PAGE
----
It’s the nicest debriefing he’s ever had.

Leia sets down his mug and brushes a kiss to his temple. It still amazes him, to have someone touch him like that. To come home to love and affection and warmth. A minute later the hatch door opens again.

Esperanza perks up. “Kay? KAY!”

And she’s off again, sprinting through the room to fling herself at the former security droid. Esperanza has no idea that Kay had been outside, making repairs he insisted on doing himself, alone. Because he didn’t want to keep Esperanza waiting for Cassian, but he also didn’t want her to see him with scorch marks.

It’s enough of a memory to make his hand wrap a little tighter around the mug. Instead, he tries to focus on the sound of Esperanza chatting happily with Kay. Sometimes she beeps and chirps at him in what both of them insist is perfectly valid binary, even though Cassian is about 97% certain that Kay is just humoring her.

Kay steps into sight, the child in his arms just as natural a sight to Cassian as the blaster had been, only yesterday.

“Play dress up?” Esperanza asks.

“Absolutely,” Kay replies, which stuns him, until he adds, “I think Cassian would look very fine in a dress.”

He just sips his caf and prepares for the inevitable.

They do get him into a dress, one of Leia’s more billowy ones, and then there’s a tea party in which Esperanza spends most of her time dictating how they’re to drink their imaginary tea. Eventually, Leia brings over real sweet tea cakes and lukewarm tea, along with the promise, “Luke made them before he left.”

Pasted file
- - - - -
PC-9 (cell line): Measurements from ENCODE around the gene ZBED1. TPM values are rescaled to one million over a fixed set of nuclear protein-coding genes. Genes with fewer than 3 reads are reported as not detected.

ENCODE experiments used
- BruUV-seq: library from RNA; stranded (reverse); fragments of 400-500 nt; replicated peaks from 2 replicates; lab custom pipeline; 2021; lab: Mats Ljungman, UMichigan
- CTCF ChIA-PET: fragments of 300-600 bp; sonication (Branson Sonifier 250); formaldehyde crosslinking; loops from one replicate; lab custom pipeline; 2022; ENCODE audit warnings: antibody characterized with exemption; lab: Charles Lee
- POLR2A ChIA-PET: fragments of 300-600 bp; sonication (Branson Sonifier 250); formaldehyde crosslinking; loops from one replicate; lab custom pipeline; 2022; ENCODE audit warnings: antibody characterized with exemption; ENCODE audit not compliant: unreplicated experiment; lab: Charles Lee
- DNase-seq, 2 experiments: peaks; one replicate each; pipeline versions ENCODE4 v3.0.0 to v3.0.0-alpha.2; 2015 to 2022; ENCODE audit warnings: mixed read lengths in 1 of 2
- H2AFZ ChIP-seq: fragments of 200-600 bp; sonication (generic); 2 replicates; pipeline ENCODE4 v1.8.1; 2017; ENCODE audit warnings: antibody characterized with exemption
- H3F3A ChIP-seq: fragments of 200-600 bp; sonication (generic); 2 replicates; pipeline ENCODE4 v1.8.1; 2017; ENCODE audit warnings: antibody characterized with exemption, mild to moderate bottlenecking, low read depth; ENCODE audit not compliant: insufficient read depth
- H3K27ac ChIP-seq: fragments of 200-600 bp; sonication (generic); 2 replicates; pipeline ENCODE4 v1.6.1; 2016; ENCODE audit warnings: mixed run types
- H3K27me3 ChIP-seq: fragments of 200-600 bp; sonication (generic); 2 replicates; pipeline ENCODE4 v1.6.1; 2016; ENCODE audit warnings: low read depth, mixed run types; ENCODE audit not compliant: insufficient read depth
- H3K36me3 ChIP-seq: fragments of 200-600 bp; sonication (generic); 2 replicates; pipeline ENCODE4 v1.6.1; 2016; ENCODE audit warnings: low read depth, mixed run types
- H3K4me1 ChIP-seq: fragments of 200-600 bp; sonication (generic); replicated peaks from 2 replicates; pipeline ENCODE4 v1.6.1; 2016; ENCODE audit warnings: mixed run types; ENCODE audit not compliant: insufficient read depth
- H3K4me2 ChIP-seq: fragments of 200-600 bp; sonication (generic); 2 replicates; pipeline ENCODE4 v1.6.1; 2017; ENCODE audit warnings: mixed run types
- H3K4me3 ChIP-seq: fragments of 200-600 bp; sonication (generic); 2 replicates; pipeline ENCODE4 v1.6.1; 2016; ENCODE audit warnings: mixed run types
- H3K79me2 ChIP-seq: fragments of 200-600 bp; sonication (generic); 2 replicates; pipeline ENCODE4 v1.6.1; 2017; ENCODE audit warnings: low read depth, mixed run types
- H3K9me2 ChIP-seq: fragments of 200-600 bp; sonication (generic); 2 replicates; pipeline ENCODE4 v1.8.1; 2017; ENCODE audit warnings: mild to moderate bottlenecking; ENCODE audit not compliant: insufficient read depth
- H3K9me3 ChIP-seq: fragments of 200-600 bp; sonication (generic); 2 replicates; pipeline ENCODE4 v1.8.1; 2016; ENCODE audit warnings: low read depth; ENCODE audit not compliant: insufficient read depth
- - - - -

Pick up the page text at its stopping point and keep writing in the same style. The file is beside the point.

Ah, good. So she wasn’t alone the whole time.

Esperanza falls asleep in his arms, holding on to Kay’s metal thumb with her whole hand. Neither droid nor man feels much like moving, and Cassian wakes a little while later, his own head slumped against K-2SO’s chasis. It’s a comfortable spot, at least, for Cassian.

“You snored.” K-2SO says.

“Mm.” He yawns. Esperanza’s still sleeping, but she stirs at the sound of his voice.

“Papá?” she asks. “Where we going next?”

A good question. Leia’s spent three weeks here on Yavin IV, waiting for him to get back. He notices that she’s no where to be seen. When he listens for it, he hears the soft hiss of the shower in the ‘fresher. She’s probably enjoying having time to herself. “What, tired of playing with your cousin Poe already?”

She wrinkles her nose. “He is bad at dress-up. He never wears a dress. Never.”

That makes an almost-silent chuckle escape him. “I see.” He pauses, and then asks, “Esperanza, do you know what snow is?”

“Snow?” she tries out the word. Shakes her head hard enough her braid whips over her shoulder. “No. Is food?”

“Not food,” he replies.

“Some cultures eat snow,” K-2SO says.

“I wanna eat snow!”

The two of them discuss the viability of eating snow, while Cassian stretches, transferring back into a more fully awake state. Having a child means the days are long, long in a way that even most missions weren, because most missions didn’t involve taking care of a tiny agent of sheer chaos. Cassian says, “Go get the holobook about the lost little wampa, cielito.”

She trots over to her tiny shelf and rustles through her datachips, each one labeled with a word and a picture. Leia’s efforts, not his. “Dis one?”

“That’s a bantha. Try one that starts with a W.”

She scrunches up her expression and turns back to the basket. K-2SO states, “You make that face when you are concentrating. I map the two expressions at 76% similar.”